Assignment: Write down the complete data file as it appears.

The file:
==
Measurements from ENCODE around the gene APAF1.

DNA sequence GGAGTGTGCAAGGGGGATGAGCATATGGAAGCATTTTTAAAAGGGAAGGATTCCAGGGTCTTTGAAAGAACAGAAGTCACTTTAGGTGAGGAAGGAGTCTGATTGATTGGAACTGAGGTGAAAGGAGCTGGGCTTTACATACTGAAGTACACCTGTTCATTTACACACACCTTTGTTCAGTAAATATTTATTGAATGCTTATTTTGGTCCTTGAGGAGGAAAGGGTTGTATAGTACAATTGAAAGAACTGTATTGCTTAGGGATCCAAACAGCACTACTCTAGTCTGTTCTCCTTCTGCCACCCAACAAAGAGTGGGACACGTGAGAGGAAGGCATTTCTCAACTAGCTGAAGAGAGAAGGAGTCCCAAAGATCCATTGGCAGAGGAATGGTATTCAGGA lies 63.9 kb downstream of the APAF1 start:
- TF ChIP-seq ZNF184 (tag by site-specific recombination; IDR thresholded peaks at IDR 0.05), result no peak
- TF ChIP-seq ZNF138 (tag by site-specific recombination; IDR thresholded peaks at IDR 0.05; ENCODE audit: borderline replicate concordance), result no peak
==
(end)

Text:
Measurements from ENCODE around the gene APAF1.

DNA sequence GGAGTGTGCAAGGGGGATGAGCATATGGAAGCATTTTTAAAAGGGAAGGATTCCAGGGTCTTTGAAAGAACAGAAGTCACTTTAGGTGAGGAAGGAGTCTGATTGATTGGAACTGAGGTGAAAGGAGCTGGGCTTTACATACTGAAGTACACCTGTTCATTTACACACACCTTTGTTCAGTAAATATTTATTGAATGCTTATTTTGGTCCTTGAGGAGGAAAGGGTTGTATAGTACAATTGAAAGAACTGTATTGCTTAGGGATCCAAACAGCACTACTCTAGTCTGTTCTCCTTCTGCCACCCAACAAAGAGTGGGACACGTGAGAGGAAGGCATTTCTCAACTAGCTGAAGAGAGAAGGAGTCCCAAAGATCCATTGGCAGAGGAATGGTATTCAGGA lies 63.9 kb downstream of the APAF1 start:
- TF ChIP-seq ZNF184 (tag by site-specific recombination; IDR thresholded peaks at IDR 0.05), result no peak
- TF ChIP-seq ZNF138 (tag by site-specific recombination; IDR thresholded peaks at IDR 0.05; ENCODE audit: borderline replicate concordance), result no peak